Breach of Agreement for House Purchase

Breach of Agreement for a House Purchase

The issue of a developer being unable or omitting to complete the construction of a building affects a number of purchasers, who are obliged to take delivery of the property purchased, perhaps without the communal areas and the roads being completed or even without electricity from the appropriate authority.

There may be other dimensions to the issue, such as late completion and delivery, snags and defects or the property not being completed.

In such a case, there is a breach of the sale agreement committed by the vendor and the question which arises is what remedies are available to the purchaser who is the innocent party.

The English precedents define the duty of care of the vendor being the contractor of a house who entered into an agreement to build it that he undertakes a threefold implied obligation that

  • (a) he will do his work in a good and workmanlike manner,
  • (b) he will supply good and proper materials, and
  • (c) the house will be reasonably fit for human habitation.

The choice of the purchaser should be to place the vendor before his contractual obligations, making the relevant terms, expressed or implied, of the essence of the agreement. The purchaser is also entitled to request the vendor to comply with his contractual obligations within reasonable time set out in the written notice to be addressed to him and call the vendor to remedy the breach within the time set; otherwise the purchaser may exercise his right to terminate the agreement and be discharged.

The purchaser’s choice is not always easy, since there are a lot to be considered depending on the terms of the agreement, the nature of the breach and the potentials he has to recover his money and damages from the vendor. The purchaser may elect to keep the agreement valid and take delivery of the property with full reservation of his rights, claiming compensation from the vendor for the loss and damage he has suffered. The relevant provision in the Contract Law regulates the issue through the principle of compensation followed by the case law in the assessment of the damages.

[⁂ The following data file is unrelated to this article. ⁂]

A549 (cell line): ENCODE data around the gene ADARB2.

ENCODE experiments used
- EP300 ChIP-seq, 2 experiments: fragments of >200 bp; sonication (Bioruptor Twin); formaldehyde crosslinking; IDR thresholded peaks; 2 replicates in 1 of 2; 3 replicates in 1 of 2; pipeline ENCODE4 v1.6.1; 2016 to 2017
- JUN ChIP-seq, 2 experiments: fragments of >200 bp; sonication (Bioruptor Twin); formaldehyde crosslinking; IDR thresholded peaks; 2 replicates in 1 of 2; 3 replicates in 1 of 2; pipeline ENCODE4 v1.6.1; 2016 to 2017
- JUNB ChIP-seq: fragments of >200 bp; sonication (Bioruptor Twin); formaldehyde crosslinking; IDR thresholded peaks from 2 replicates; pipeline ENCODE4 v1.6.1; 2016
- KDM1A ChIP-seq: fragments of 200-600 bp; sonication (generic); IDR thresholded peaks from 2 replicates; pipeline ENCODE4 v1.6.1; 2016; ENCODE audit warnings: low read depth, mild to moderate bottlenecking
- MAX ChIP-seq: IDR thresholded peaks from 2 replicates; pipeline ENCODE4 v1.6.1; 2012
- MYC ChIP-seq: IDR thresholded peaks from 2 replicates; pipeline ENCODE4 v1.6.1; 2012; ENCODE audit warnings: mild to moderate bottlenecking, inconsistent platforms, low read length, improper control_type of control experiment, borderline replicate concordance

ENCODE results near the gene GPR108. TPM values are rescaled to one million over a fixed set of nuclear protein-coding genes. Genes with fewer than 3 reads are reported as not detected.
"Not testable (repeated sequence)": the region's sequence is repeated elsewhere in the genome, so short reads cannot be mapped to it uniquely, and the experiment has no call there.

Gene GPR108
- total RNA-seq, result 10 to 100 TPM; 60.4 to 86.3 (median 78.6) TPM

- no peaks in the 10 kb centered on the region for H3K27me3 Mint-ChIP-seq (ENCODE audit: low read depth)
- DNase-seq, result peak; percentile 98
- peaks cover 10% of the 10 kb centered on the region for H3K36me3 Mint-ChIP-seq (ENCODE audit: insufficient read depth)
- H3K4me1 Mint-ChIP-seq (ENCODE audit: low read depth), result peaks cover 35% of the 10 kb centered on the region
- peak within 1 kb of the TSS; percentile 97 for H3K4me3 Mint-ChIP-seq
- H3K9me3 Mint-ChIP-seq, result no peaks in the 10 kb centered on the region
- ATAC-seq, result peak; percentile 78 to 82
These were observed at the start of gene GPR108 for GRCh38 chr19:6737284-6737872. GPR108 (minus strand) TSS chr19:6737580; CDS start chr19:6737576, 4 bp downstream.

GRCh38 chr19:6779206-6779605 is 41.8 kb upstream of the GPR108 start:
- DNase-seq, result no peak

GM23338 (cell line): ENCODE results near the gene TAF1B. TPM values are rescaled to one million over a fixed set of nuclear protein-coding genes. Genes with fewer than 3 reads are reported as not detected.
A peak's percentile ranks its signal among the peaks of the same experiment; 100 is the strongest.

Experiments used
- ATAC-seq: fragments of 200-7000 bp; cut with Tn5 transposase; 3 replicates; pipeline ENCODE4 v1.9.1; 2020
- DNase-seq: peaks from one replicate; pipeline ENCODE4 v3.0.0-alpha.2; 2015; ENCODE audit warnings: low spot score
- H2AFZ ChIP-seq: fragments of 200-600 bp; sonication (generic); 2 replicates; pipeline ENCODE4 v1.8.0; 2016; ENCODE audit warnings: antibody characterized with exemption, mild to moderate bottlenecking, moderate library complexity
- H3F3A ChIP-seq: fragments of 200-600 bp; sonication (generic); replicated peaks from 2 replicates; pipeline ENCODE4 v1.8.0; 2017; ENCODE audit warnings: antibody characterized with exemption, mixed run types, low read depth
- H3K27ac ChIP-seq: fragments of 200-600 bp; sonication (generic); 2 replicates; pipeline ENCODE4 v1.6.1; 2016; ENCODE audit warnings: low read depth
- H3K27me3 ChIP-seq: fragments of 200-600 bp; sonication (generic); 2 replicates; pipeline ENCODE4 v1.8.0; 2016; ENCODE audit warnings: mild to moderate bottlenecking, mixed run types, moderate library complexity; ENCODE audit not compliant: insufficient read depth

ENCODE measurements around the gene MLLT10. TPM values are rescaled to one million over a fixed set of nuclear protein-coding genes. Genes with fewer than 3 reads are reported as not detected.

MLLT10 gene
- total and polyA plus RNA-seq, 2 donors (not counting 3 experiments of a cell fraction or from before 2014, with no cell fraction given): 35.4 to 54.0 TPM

The innocent party who suffers due to the breach is entitled to receive compensation for any loss or damage caused to him thereby, which naturally arose in the usual course of things from such breach, or which the parties knew when they made the contract, to be likely to result from the breach of the agreement. He must be restored to the position he would have been if the agreement had been executed and not for the damages he suffered having to face the consequences of the breach.

The right of the purchaser for compensation may be related to the loss of the use of the property due to late completion, the costs for repairing any defects or omissions or for completing any unfinished works, even for the decrease in the value of the property due to the non completion of the communal areas, the non construction of the roads and pavements and the lack of proper electricity supply or other facilities.

The aforesaid issues were examined by the District Court of Famagusta in a recent judgment whereby it awarded damages amounted to €100.000 including €52.187,30 for the loss of the goodwill of the complex reducing the value of the house accordingly. The loss of the goodwill, according to the Court, reduced the value of the sold house which would have been higher if the vendor did not create the problems to the house and the complex.

The judgment is expected to be appealed so that the Supreme Court to decide whether, in the particular case, the District Court correctly awarded damages based on the reduction of the goodwill of a residence complex and the amount assessed.

The precedents define the assessment of compensation in the case of loss of goodwill to be the profit made due to the business or the work carried on in the property.


George Coucounis is an experienced lawyer practicing in Larnaca, Cyprus.

Educated at University College (London) and Thessaloniki University (Greece), George is fluent in English and has been practicing law in Cyprus since 1982.

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